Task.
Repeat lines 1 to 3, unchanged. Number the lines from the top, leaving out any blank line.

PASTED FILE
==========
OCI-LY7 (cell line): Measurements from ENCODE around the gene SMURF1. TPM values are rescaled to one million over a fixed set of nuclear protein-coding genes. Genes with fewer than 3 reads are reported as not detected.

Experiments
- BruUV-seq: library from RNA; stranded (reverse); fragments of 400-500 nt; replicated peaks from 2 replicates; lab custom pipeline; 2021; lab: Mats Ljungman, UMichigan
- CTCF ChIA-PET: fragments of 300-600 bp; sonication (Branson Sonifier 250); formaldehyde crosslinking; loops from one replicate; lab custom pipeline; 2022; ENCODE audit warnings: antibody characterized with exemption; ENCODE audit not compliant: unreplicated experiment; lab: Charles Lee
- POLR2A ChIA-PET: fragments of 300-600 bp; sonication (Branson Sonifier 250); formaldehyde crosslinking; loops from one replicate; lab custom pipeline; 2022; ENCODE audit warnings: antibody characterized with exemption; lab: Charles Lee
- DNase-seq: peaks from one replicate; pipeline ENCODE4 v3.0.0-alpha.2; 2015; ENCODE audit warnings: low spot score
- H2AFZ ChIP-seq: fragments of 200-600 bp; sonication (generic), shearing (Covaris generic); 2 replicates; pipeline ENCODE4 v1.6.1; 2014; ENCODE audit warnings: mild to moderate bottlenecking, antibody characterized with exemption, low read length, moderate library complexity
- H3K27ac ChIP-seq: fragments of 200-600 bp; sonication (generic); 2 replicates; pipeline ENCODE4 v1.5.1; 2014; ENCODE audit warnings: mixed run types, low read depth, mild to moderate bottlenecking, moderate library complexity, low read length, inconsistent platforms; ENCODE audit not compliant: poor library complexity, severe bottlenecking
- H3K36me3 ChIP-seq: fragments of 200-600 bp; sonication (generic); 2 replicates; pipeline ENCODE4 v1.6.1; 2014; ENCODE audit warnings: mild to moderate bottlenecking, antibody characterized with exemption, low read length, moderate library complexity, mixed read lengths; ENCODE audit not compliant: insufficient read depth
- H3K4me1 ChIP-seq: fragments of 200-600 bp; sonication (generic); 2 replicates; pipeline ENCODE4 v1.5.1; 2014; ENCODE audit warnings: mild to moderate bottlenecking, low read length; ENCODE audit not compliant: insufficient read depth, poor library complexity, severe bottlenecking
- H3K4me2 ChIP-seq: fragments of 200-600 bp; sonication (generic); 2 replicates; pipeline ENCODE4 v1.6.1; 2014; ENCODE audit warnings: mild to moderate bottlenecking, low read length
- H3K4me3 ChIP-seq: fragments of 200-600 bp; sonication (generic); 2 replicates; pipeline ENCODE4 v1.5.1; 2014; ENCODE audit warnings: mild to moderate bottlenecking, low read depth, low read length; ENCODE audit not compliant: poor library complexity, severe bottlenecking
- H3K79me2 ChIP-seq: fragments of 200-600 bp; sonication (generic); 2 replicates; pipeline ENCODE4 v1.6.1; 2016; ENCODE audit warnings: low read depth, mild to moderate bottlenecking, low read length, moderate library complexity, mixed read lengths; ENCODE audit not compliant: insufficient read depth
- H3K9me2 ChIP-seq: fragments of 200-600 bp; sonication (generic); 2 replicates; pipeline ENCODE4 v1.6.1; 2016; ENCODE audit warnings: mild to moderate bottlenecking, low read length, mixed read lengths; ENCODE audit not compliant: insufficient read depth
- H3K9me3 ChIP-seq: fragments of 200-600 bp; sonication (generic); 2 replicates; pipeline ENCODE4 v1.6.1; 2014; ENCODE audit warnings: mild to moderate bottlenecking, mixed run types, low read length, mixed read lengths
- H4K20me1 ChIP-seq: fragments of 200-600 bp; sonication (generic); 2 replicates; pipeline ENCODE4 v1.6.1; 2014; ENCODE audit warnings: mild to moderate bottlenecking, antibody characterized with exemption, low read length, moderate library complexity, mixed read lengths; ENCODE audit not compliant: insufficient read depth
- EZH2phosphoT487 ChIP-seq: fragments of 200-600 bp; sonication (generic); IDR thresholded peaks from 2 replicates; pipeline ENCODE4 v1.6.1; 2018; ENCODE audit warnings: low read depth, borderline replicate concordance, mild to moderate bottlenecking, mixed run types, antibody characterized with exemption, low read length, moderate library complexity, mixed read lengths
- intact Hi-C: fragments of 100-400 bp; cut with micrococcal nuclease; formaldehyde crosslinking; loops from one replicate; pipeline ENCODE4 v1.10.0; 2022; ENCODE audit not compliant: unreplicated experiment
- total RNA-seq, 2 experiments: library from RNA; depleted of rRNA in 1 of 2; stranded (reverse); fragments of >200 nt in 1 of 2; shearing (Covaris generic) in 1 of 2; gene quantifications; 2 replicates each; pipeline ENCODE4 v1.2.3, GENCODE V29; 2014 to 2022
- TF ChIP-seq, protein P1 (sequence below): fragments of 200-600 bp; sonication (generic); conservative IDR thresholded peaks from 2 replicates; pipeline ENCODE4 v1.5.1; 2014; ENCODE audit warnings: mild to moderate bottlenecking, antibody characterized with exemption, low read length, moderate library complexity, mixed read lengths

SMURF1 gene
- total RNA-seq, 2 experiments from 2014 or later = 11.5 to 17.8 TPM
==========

OCI-LY7 (cell line): Measurements from ENCODE around the gene SMURF1. TPM values are rescaled to one million over a fixed set of nuclear protein-coding genes. Genes with fewer than 3 reads are reported as not detected.

Experiments
- BruUV-seq: library from RNA; stranded (reverse); fragments of 400-500 nt; replicated peaks from 2 replicates; lab custom pipeline; 2021; lab: Mats Ljungman, UMichigan